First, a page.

Every now and then, Father Paul Bonacci has found that the Sunday readings alone aren’t quite enough biblical material to drive home his desired message.
"In preaching there’s so many times I want to say, ‘Now, look at the next three verses,’" said Father Bonacci, who serves as pastor of Schuyler Catholic Community.
Of course, that doesn’t work unless his congregants are carrying Bibles — so, Father Bonacci got busy on providing that opportunity.
For the Advent season of 2008, the Schuyler cluster committed to purchasing 400 New American Bibles and making them available at no charge to parishioners. These Bibles feature footnotes and cross-references that link with the lectionary, allowing for deeper exploration of biblical points raised during homilies by Father Bonacci and the three parish deacons — Dave LaFortune, Dan Pavlina and Rick Roy.
The initiative originally was meant as a short-term venture in keeping with the diocesan Spirit Alive! spiritual renewal, which calls for greater reading of Scripture. Yet the Bible reading proved so popular that it extended past the Christmas season and continues today at all three of Schuyler’s weekend Masses — 8 and 10 a.m. on Sundays at St. Mary of the Lake Church in Watkins Glen, and 5 p.m. on Saturdays at St. Benedict in Odessa. Father Bonacci said he expects it to extend at least until this coming Advent and hopefully beyond.
An example of this effort in action occurred April 26, when the second reading — from I John 2 — said, in part: "But if anyone does sin, we have an Advocate with the Father, Jesus Christ the righteous one." During his homily Father Bonacci directed attendees to turn their Bibles from that passage to the Gospel of John, 14:16, which states: "And I will ask the Father, and he will give you another Advocate to be with you always." The accompanying footnote explores different meanings of the word "advocate" and points out that Jesus fills that role in a unique way by being an intercessor for humanity in heaven.
As time has gone on, Deacon LaFortune has observed a successful adjustment on the part of parishioners.
"For the majority of the people who are coming, it’s almost like a revolutionary idea to them. But they take (their Bible) home and study it, and that’s where the benefits are. Now they’re getting encouraged to do that," said Deacon LaFortune, the cluster’s pastoral associate (he will become pastoral administrator at St. Mary Parish in Bath in late June.) "I think they’ve really learned how to read the Bible, looking at the footnotes and scriptural references and seeing how it all ties together. People have been really excited. They’ve commented on how much they’re learning."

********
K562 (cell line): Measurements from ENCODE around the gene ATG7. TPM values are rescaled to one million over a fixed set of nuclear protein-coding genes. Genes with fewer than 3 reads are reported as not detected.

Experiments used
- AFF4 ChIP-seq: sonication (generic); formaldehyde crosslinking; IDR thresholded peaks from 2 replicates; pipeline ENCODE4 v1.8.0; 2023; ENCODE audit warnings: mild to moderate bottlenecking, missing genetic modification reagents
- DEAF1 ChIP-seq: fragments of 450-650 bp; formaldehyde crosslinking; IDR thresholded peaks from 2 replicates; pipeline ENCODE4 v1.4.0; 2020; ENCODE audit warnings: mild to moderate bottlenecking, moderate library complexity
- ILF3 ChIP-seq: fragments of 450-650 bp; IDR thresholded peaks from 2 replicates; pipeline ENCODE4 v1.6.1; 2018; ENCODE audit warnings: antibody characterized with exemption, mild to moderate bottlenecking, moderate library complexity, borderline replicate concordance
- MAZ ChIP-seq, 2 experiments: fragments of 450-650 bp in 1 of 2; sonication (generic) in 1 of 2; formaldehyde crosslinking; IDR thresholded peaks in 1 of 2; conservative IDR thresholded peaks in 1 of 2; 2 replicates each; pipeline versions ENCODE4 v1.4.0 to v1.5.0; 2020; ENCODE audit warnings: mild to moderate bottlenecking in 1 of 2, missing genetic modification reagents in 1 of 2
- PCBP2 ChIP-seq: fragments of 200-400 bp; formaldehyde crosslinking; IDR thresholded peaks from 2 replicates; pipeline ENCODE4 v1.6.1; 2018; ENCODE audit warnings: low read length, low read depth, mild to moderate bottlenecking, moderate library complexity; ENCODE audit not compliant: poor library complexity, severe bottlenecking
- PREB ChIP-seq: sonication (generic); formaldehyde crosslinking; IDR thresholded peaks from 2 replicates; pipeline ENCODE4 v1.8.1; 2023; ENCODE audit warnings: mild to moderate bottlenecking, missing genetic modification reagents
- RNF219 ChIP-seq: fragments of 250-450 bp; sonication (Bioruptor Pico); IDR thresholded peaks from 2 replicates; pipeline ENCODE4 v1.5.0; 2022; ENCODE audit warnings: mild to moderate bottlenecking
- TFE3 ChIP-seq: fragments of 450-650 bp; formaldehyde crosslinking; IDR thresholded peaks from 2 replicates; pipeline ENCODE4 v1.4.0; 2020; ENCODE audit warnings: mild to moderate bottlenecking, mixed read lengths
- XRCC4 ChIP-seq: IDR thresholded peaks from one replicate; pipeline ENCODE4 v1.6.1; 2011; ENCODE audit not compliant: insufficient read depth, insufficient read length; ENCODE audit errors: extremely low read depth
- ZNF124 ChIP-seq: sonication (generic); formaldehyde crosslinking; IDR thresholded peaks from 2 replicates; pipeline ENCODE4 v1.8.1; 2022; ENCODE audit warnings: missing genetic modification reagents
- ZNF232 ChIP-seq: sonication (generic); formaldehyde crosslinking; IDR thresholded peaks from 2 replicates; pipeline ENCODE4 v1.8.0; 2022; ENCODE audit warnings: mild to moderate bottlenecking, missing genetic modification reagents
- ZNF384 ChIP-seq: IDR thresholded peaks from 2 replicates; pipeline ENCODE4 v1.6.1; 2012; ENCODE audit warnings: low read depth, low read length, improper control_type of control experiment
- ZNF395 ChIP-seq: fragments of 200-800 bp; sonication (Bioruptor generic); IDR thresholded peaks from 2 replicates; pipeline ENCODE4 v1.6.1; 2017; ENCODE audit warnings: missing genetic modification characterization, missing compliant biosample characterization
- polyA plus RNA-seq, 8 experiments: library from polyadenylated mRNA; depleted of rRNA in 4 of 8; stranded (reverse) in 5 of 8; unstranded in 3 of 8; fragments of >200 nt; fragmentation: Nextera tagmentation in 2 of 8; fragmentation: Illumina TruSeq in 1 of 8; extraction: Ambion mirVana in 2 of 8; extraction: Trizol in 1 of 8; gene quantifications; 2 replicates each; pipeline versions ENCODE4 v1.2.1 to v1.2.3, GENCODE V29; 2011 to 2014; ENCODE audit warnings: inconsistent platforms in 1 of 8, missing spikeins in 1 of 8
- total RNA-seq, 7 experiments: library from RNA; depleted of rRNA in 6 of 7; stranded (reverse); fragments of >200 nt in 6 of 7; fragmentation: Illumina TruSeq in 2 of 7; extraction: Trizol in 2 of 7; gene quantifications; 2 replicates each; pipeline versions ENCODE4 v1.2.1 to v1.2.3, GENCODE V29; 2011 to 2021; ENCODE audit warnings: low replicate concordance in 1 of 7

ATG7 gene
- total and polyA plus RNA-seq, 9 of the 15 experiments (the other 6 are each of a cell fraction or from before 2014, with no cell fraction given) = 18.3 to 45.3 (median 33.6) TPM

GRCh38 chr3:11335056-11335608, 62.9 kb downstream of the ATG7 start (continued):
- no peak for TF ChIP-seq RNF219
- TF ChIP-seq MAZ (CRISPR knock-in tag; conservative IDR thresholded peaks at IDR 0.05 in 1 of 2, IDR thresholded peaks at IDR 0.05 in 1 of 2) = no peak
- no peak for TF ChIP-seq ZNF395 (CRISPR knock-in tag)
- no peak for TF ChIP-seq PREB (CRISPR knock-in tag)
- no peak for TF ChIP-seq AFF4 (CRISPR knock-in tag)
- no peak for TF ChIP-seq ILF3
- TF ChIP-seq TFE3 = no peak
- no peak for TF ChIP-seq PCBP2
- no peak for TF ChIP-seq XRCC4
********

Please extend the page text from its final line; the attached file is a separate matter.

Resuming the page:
Not all people bring their Bible each week, "but they’re paying close attention. Then they’ll go home and look up the footnotes," Deacon Pavlina said.
He noted that this new Sunday custom has sparked a rise in attendance at other scriptural initiatives offered by the parish, such as a monthly Bible study led by Father Bonacci and a series on the Gospel of Mark that Deacons Pavlina and LaFortune have conducted in conjunction with the spiritual renewal.
Father Bonacci observed that bringing one’s own reading material to church is a foreign concept to most present-day parishioners. Yet he pointed out that his mother, for one, regularly transported her St. Joseph Sunday Missal and prayer cards to liturgies.
"Think of your parents, your grandparents. We have a history of bringing something to Mass with us. It’s only been during my lifetime the church started providing the Word and the prayers," Father Bonacci said.
This initiative has required adjustment not only on the part of congregants, but the homilists as well. They acknowledged that, initially, they were a bit overenthusiastic with applying multiple Scripture excerpts.
"A lot of references sometimes clouded the message," Deacon Pavlina remarked.
"We were flipping all over the place and giving them too much information. We tried to do too much, and we have learned that less is more. Rather than cover all three readings, you cover that one kernel you want to focus on," Deacon LaFortune said.
Father Bonacci added that he has learned to pause and allow sufficient time for people to find the Bible passage, and only begin speaking again "as soon as I stop hearing the rustling of pages."